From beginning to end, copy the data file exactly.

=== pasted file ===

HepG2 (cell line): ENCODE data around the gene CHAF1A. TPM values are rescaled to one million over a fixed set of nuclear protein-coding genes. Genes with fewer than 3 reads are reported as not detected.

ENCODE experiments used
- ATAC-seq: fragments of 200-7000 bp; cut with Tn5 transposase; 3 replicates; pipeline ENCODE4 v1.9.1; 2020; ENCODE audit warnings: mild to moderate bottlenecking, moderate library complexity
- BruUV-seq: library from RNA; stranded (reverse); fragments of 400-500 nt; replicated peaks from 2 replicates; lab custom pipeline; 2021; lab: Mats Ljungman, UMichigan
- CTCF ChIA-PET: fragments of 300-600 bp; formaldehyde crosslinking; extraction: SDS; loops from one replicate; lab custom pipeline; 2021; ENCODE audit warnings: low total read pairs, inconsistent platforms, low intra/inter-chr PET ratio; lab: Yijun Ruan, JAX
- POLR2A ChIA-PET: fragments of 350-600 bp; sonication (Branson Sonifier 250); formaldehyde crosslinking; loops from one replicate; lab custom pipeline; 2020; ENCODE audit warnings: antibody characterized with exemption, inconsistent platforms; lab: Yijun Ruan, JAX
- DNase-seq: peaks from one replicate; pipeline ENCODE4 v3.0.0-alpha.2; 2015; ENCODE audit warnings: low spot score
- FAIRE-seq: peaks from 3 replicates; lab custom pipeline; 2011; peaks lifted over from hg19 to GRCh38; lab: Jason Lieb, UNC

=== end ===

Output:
HepG2 (cell line): ENCODE data around the gene CHAF1A. TPM values are rescaled to one million over a fixed set of nuclear protein-coding genes. Genes with fewer than 3 reads are reported as not detected.

ENCODE experiments used
- ATAC-seq: fragments of 200-7000 bp; cut with Tn5 transposase; 3 replicates; pipeline ENCODE4 v1.9.1; 2020; ENCODE audit warnings: mild to moderate bottlenecking, moderate library complexity
- BruUV-seq: library from RNA; stranded (reverse); fragments of 400-500 nt; replicated peaks from 2 replicates; lab custom pipeline; 2021; lab: Mats Ljungman, UMichigan
- CTCF ChIA-PET: fragments of 300-600 bp; formaldehyde crosslinking; extraction: SDS; loops from one replicate; lab custom pipeline; 2021; ENCODE audit warnings: low total read pairs, inconsistent platforms, low intra/inter-chr PET ratio; lab: Yijun Ruan, JAX
- POLR2A ChIA-PET: fragments of 350-600 bp; sonication (Branson Sonifier 250); formaldehyde crosslinking; loops from one replicate; lab custom pipeline; 2020; ENCODE audit warnings: antibody characterized with exemption, inconsistent platforms; lab: Yijun Ruan, JAX
- DNase-seq: peaks from one replicate; pipeline ENCODE4 v3.0.0-alpha.2; 2015; ENCODE audit warnings: low spot score
- FAIRE-seq: peaks from 3 replicates; lab custom pipeline; 2011; peaks lifted over from hg19 to GRCh38; lab: Jason Lieb, UNC